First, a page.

How squatter king set me up in a London flat for pounds 120

Danny Penman gets a place from a man who acts as estate agent to the capital's homeless
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The Independent Online
I FINALLY got the keys to my new squat from Syd the Squatbroker a week ago. He provides a complete service. For pounds 120 he "cracked" the squat, did a detailed survey, made sure the gas, electricity and water were on and secured the flat to keep it safe from other squatters.

So for about a week's rent on the open market, I've got a two- bedroom flat in Hackney, east London, for free, just in time to enjoy the brouhaha over squatters getting legal ownership of their squats in Lambeth, south London, and a row of houses just up the road from here.

I had considered Syd's other options: His "Budget Plan" for pounds 75 was daunting. He'd just give me the address of a squat and I'd do the rest. Knowing my luck I'd get caught with a crowbar and a bag of tools as I climbed through a window. Frankly, a no-no.

His "Yuppie Plan" was too wimpy even for me. Syd would make sure all utilities were on, tidy up, organise furniture and arrange a van to pick up my gear. It wasn't cheap though. Three hundred pounds upfront, plus pounds 40 a month for every month I stayed. Bit steep I thought, especially as I'm squatting for only a few weeks until I move into my own flat.

Syd does earn his money. He carries a set of fireman's keys which give him access to the roofs of almost every tower block in London. Once up, he abseils down to a window, gains entry and opens the squat from the inside. He avoids damage. On tougher squats - those with heavy steel "squat guards" covering doors and windows - he uses oxyacetylene cutting gear. Quick, efficient, but illegal.

In the real world, Syd is an out-of-work actor, a chameleon of sandy- haired medium build. He's one of those characters who can blend with brickwork. People find him by asking around in the right pubs.

As he walks around Hackney he notes every house and flat he passes. If he sees a potential squat, he nips down to the land registry or the council to find out who owns it. If it's private or owned by a property company he forgets it. If it's the local council or a housing association it's a potential squat.

When he's down at the land registry, Syd switches image. He looks every inch the casual solicitor's clerk. Shirt, tie and Chinos. Sometimes he pops on his round spectacles to complete the picture. Once the squat's a runner, he dons his ex-Hackney Council boiler suit and bumbles around with his tool bag. The squat's as good as cracked.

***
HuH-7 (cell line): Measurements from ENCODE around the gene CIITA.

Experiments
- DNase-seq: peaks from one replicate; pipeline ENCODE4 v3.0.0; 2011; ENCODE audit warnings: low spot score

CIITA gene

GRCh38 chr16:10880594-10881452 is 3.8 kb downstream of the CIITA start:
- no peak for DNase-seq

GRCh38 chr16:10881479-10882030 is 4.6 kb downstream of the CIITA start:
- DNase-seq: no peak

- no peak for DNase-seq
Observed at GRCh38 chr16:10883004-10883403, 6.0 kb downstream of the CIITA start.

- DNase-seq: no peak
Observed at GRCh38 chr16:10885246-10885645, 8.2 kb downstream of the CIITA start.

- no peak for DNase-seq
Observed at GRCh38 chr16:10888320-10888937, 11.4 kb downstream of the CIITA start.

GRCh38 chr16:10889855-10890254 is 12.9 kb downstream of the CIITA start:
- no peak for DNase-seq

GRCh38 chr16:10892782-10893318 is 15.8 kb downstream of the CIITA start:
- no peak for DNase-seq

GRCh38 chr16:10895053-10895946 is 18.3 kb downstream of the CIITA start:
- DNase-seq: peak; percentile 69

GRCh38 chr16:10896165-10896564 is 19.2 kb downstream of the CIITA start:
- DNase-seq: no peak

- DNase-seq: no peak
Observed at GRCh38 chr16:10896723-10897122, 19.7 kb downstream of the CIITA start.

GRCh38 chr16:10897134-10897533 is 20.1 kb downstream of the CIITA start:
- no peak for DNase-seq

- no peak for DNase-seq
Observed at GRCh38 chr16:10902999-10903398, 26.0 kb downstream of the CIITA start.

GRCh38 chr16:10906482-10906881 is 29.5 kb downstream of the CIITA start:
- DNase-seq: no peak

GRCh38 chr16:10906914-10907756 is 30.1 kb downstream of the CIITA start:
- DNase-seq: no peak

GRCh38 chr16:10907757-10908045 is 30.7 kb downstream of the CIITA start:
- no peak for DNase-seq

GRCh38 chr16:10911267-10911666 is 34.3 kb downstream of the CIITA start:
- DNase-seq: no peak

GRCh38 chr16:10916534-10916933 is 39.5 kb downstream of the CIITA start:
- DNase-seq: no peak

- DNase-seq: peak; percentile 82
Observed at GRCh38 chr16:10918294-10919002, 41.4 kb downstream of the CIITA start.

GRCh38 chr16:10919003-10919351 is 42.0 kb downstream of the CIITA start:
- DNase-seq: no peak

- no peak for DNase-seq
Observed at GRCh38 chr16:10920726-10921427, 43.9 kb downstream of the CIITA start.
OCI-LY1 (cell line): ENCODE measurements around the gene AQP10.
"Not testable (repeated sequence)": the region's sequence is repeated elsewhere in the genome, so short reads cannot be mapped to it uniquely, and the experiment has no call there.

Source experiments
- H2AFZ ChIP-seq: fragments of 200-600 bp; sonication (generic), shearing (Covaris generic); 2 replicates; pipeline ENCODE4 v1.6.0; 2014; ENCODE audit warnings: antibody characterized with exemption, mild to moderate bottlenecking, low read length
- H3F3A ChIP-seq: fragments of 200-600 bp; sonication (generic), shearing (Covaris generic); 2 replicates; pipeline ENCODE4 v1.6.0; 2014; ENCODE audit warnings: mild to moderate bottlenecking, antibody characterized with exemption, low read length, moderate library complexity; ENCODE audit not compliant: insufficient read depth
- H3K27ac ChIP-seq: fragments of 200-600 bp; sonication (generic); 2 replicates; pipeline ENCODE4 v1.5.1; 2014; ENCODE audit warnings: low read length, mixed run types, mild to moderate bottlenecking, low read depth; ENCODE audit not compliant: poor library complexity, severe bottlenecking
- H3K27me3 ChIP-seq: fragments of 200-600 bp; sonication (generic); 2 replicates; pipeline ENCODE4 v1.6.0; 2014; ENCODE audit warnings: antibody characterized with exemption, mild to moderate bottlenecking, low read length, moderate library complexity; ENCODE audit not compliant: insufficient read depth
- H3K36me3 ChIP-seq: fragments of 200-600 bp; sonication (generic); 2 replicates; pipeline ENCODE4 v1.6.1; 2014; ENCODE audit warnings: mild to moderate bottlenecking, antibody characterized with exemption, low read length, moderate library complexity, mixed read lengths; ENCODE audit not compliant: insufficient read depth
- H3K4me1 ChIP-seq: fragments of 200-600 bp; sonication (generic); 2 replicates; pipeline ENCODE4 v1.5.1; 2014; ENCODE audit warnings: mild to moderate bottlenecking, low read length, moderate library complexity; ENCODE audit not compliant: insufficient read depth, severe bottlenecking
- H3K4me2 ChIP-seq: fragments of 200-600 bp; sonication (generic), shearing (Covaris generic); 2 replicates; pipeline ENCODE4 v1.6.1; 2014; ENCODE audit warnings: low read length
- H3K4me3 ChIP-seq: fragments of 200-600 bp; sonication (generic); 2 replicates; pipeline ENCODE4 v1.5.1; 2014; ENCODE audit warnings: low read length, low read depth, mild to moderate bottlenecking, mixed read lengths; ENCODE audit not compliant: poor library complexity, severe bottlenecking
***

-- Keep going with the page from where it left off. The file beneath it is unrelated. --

He's done me proud with my flat. It's on the top floor of a modern tower block in the centre of Hackney. Floor to ceiling windows. Sweeping views of St Paul's, the Post Office Tower and Canary Wharf. It's even been redecorated in a bizarre collage of styles from the 1970s. Woodchip wallpaper in the living room. Moon and star patterned wallpaper in the hall, stairs and landing. I have to use a camping stove which limits my cooking. Anyway, as a vegetarian, I am limited to pasta and fruit. Healthy but boring.

Still, I've got a decent hi-fi, telly and what I like to call "minimalist" furniture. It's very comfortable. I wish I could say the same for the lifts. Every time I use them there's rancid urine on the floor. Still, at least I'm not paying to live here.

Smelly lifts notwithstanding, Chez Penman is far better than other properties my squatbroker showed me. For a fleeting moment I considered a five-bedroom Edwardian terraced house on Victoria Park in Hackney. I loved it but it was too big. Even with hot-wired electricity I'd never be able to keep it warm in winter. The neighbours looked a bit dodgy too - one was wearing a tie.

I was quite taken with another squat near the park - a beautiful two- bedroom Victorian garden flat, with period features. Sadly, I was slow off the mark and was gazumped. Syd says this is happening increasingly in Hackney. It's a result of the housing boom: property developers are evicting squatters left, right and centre so everybody is scrabbling for what's available.

This week I got one hell of a shock. I was working on an article when I heard the rattle of keys. Somebody was trying to force keys into my newly-fitted locks. I could hear them becoming increasingly agitated as keys failed to work. I fumbled for my copy of the "Squatters Handbook" to find guidance.

The book informed me that as I'd been in the flat for less than 28 days I could be instantly thrown onto the street. This could be highly embarrassing. Imagine having to tell all my friends and contacts that. "Yeah, I squatted once and I lasted three and a half days." I'd be the laughing stock of the Hackney underground. I had to save face somehow. I needed to stay at least a week or two. So I grabbed the bull by the horns, and opened the door and the steel squatguard protecting it. Innocent charm was in order.

"Can I help you?" I said indignantly. There was a burly woman from the council. "What are you doing?" she said. "This place is supposed to be empty." She didn't look best pleased. "I know," I said sheepishly. "I'm a squatter. Would you like a cup of tea?"